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Scientists Going Global

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In a world exploding with innovation and research, opportunities for college graduates in the sciences abound. And they aren’t just found in the United States – in fact, there are a wealth of organizations and programs that can take the curious scientist around the world…if you know where to look.

To help Harvard scientists navigate this new territory, the Office of Career Services welcomed five Fellows from the Program on Science, Technology and Society (STS) based at the Harvard Kennedy School. Moderated by postdoctoral Fellow Lee Vinsel and supported by program director and STS scholar Sheila Jasanoff, the panel explored a host of diverse experiences that spanned several countries and even more disciplines of knowledge.

Dr. Elizabeth Barron, a Fellow for both the STS program and the Organismic and Evolutionary Biology Department within the Faculty of Arts and Sciences, described interesting opportunities within the United States. After completing her undergraduate degree, Barron joined the Peace Corps for two years, serving in Niger as an environmental education volunteer. While cautioning prospective Corps members about the grueling application process, she nevertheless emphasized the number and flexibility of scientific efforts within the Corps. Barron then spent a year with AmeriCorps aiding a wildlife management project in New Mexico. She also suggested seeking work within any number of government agencies, among them the EPA and NASA, which could very easily turn into full time work.

Henri Boullier is a French PhD candidate in sociology at LATTS/Universite Paris-Est and IFRIS, and an STS Fellow. He described the community of scientists and STS scholars in France as social and very open to new researchers from abroad. Students interested in working in France can look to the French Ministry of Foreign and European Affairs for funding, as well as one of the numerous Fulbright grants available. Boullier also recommended CampusFrance as a tool for finding science opportunities.

Mads Dahl Gjefsen is a PhD student at the Centre for Technology, Innovation and Culture at the University of Oslo, Norway, and an STS Fellow. Students looking to study in Norway can look to the Norwegian Research Council in addition to Fulbright grants. Those students interested in STS scholarship should seek out the Copenhagen Business School, a leader in the field. Gjefsen also recommended contact with the Scandinavian Studies Program at Harvard for general information. Above all, he said, it will be helpful for students to contact universities directly to start a conversation about possible research.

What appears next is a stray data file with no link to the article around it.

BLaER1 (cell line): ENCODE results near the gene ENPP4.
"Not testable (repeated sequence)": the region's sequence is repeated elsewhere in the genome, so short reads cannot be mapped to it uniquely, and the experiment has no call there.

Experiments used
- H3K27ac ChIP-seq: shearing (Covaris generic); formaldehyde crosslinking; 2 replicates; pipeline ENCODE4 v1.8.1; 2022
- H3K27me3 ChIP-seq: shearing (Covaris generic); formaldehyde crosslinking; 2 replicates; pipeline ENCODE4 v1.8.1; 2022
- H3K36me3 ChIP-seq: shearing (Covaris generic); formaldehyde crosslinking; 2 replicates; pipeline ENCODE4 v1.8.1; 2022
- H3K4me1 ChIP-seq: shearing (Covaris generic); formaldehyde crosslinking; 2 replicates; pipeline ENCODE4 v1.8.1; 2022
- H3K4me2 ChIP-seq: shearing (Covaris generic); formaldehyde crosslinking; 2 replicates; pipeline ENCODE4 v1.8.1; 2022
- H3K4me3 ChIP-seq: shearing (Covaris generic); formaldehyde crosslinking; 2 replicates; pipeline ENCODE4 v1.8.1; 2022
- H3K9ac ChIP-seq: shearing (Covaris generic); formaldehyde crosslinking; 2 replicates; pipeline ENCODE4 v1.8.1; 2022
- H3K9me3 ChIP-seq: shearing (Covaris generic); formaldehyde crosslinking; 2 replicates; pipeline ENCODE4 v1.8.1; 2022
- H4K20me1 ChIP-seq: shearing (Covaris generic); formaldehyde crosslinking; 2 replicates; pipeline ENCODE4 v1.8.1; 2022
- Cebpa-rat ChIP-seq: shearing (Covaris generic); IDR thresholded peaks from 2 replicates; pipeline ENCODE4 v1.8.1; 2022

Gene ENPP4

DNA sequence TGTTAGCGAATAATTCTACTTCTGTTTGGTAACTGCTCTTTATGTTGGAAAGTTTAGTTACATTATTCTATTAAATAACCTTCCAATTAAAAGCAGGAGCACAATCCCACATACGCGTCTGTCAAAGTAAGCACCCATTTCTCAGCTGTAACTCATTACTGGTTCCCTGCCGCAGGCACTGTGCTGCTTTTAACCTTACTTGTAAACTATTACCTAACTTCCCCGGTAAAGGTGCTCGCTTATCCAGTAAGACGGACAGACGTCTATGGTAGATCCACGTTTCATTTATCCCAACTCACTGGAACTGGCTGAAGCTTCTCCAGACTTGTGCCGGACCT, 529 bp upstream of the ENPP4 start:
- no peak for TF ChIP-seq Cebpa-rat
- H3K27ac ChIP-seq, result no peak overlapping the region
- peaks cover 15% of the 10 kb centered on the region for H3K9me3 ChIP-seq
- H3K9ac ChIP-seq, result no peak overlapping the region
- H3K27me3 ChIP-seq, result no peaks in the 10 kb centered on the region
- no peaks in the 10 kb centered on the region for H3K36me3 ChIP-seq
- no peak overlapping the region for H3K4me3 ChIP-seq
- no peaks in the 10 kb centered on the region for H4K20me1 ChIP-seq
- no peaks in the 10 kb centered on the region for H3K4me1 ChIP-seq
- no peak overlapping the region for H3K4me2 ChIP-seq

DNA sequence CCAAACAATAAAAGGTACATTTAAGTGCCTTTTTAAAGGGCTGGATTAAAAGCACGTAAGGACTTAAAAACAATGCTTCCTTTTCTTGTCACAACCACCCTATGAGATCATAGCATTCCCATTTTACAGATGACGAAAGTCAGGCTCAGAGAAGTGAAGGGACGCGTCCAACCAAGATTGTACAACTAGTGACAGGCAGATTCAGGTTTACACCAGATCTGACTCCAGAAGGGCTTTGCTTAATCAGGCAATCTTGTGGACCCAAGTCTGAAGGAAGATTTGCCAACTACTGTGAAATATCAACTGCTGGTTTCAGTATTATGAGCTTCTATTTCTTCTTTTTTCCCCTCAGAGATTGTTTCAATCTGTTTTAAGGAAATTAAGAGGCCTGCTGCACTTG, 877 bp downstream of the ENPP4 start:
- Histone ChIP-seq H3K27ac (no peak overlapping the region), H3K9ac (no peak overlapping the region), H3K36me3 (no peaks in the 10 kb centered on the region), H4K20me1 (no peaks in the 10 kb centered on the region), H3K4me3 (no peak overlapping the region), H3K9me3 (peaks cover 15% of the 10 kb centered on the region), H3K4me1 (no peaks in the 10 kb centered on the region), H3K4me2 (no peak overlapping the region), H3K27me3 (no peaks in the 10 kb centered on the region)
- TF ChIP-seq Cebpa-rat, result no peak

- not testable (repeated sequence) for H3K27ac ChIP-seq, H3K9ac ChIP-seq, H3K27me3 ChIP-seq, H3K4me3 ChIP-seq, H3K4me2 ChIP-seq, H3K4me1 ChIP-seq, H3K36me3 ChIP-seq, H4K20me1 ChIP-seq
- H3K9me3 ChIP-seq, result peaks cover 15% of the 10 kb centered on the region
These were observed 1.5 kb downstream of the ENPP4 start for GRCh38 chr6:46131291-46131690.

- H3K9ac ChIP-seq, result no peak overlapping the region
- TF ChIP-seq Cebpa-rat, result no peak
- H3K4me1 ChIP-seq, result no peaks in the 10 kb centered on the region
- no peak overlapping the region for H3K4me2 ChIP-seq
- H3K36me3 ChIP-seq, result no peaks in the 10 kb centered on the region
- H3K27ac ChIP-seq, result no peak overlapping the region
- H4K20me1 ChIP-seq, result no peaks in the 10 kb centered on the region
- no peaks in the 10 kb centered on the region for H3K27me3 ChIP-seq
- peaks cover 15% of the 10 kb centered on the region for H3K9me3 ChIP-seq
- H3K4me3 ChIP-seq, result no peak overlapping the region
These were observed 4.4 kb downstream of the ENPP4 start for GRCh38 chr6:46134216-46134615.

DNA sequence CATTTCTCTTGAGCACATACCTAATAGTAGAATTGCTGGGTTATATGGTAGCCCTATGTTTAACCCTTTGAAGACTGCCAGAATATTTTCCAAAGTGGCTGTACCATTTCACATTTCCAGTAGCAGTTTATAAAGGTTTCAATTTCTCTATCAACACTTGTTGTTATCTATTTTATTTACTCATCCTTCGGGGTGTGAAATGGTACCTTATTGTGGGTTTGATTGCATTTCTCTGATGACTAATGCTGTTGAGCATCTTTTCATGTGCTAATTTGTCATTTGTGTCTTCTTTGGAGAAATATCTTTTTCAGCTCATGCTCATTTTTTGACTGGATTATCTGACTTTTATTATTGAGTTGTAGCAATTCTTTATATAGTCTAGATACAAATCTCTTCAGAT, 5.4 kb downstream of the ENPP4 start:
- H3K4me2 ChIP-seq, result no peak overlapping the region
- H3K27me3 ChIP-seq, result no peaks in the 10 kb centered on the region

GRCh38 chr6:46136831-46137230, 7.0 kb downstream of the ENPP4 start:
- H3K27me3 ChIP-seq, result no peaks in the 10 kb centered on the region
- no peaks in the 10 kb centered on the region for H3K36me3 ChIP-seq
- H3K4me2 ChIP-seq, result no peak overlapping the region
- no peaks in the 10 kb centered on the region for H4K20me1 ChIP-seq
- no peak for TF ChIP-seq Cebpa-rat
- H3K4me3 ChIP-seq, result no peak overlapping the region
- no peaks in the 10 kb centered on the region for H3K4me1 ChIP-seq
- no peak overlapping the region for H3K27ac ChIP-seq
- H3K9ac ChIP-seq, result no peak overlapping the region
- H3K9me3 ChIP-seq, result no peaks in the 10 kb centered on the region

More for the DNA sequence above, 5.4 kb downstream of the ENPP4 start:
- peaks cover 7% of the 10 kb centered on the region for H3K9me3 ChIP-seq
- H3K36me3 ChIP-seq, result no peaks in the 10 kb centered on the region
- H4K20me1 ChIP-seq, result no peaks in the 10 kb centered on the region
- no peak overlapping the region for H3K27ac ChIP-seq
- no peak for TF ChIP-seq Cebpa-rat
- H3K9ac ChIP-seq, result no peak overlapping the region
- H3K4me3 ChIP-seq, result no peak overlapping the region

Dr. Emma Frow, a Fellow with the STS program, is a Lecturer at the University of Edinburgh in Scotland. Originally from Canada, Frow completed her undergraduate and doctoral degrees at UK universities before getting involved in volunteer opportunities exploring the relationship between science and society. Among her experiences – and her recommendations to interested students – are positions with the Royal Institution, promoting science; the Foundation for Science and Technology, encouraging scientific debate within Parliament; and the Parliamentary Office of Science and Technology. Moreover, Frow emphasized the wealth of STS departments in the UK as well as PhD scholarships available to study there, most notably the Rhodes, Marshall, and Fulbright scholarships.

Maggie Curnutte, a United States native who is now a PhD candidate at the University of Milan, is also an STS Fellow. Though she studied philosophy as an undergraduate, Curnutte ultimately decided to pursue graduate studies within the hard sciences after some time as a technician in a Boston laboratory. Her program in Milan combines her interests in both social policy and hard scientific research, though Curnutte was quick to say that those students interested in pure science can also find opportunities at similar universities. On that note, she noted the wealth of scholarships available to study on international campuses, where visitors are welcomed.

Budding scientists should do everything they can now to build and expand their personal network. Through leveraging this network, believes Jasanoff, students will find the greatest opportunities with the most ease. Networks will also help students discern which programs and universities are the leaders in the field of the student’s interest, as there is no “Mecca” equivalent for scientists looking abroad. Indeed, Harvard students should wear their interdisciplinary background proudly as they search and inquire about scientific opportunities abroad.

For more information, explore the links above or contact OCS career adviser Anthony Arcieri, who can put you in touch with any of the aforementioned personalities. Good luck!

—Nicandro Iannacci, ’13